Barramundi Cod : The Transexual Fish

Fish World | Barramundi Cod : The Transexual Fish | The barramundi (Lates calcarifer), also known as Asian Seabass is a catadromous fish species in Latidae family of order Perciformes. Native species is widely distributed in the Indo-West Pacific from the Persian Gulf, through Southeast Asia to Papua New Guinea and northern Australia. Known as Pla Krapong Thai language, it is very popular in Thai cuisine. He is known as pandugappa in Telugu language in India and in Bengali language and bhetki in eastern India.

Barramundi is a borrowing of Australian Aboriginal language of the area of ​​Rockhampton in Queensland, which means "river fish scale." Initially, the barramundi name referred to the Gulf of Saratoga and Saratoga.

Barramundi cod (Cromileptes altivelis) is an attractive Speice tropical fish is a member of the cod family Serranidae Groper. It is known to occur in the warm waters of the western Pacific and Australia, it can be found along the entire section of the Great Barrier Reef in Torres Strait. This fish can be easily recognized by its color and distinctive profile. The body is creamy gray color and is covered with small brown with black dots. The small head and neck are a significant increase of similar charactersitic freshwater barramundi. This fish can be found on coral reefs and often hides in caves or overhand. It is considered a kind of shy and hide divers approach. Barramundi cod (Cromileptes altivelis) grows approximately 70cm in length.
However, the name has been allocated for marketing reasons in the 1980s, a decision that helped raise the profile of the fish significantly. L. calcarifer is commonly referred to as the bar in Asia by the international scientific community, but is also known as giant perch, giant snapper, Australian bar, and a variety of names in other languages, such as Ikan Ikan Siakap or Kakap Putih in Indonesian, Apahap in Tagalog (Philippines), and Pla Krapong Thailand.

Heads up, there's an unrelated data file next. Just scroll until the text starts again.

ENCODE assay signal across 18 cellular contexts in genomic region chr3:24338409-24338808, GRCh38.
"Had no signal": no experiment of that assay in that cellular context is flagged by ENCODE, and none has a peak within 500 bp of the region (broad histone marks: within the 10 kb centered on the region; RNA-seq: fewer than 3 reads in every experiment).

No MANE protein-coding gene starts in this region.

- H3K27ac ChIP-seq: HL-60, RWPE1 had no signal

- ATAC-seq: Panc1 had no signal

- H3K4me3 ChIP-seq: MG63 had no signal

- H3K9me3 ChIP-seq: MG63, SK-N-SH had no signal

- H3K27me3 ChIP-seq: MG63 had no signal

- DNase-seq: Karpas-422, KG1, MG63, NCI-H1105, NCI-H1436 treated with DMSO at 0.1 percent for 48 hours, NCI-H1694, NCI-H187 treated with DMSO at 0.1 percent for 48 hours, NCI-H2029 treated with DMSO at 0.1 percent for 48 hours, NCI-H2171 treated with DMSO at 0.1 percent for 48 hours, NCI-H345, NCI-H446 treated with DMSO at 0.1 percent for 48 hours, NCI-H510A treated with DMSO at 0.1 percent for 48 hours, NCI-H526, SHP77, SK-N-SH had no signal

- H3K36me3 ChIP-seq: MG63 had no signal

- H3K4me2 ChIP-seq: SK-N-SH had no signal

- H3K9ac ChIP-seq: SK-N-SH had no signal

This species has an elongated body with a big mouth slightly oblique and upper jaw extends behind the eye. the lower edge of the preopercle is serrated with a strong spine at its angle, the cover has a small spine and a serrated flap above the origin of the lateral line. His scales are ctenoid. In cross section, the fish is compressed and the dorsal profile of head concave clear. Dorsal and ventral fins have spines and soft rays, pectoral and pelvic paired fins have soft rays and only the caudal fin has soft rays and is truncated and rounded. Barramundi is a salt and freshwater fishing, targeted by many. They have large silvery scales, which may become darker or lighter, depending on their environment. Their bodies can reach up to 1.8 meters (5.91 feet) long, although evidence of them being taken at this size are rare.
Barramundi are living demersal in coastal waters, estuaries, lagoons and rivers and are found in clear water to turbid, usually in a temperature range of 26-30oC. This species does not undertake extensive migrations within and between river systems, which probably influenced formation of genetically distinct stocks in northern Australia.

Barramundi are primarily a summer fish, but can be taken throughout the year, and can be found frolicking in the mud. They are usually targeted using both hard and soft body lures.
The barramundi feeds on crustaceans, mollusks and small fish (including its own species), food for juveniles on zooplankton. Barramundi are euryhaline, but stenothermal. He lives in rivers and estuaries and down to the foreshore to spawn. In remote areas of pure populations of freshwater sailors can be established.

At the beginning of the monsoon, men migrate downstream to meet the female, who was a very large number of eggs (several million each). Adults do not guard the eggs or fry, which require brackish water to develop.

The species is hermaphroditic sequentially, most individuals maturing as males and females become after at least one spawning season, most of the larger specimens are women. Fish kept in captivity often show atypical features of fish in the wild, they change sex at a smaller size, have a higher proportion of protogyny and some males do not undergo sexual inversion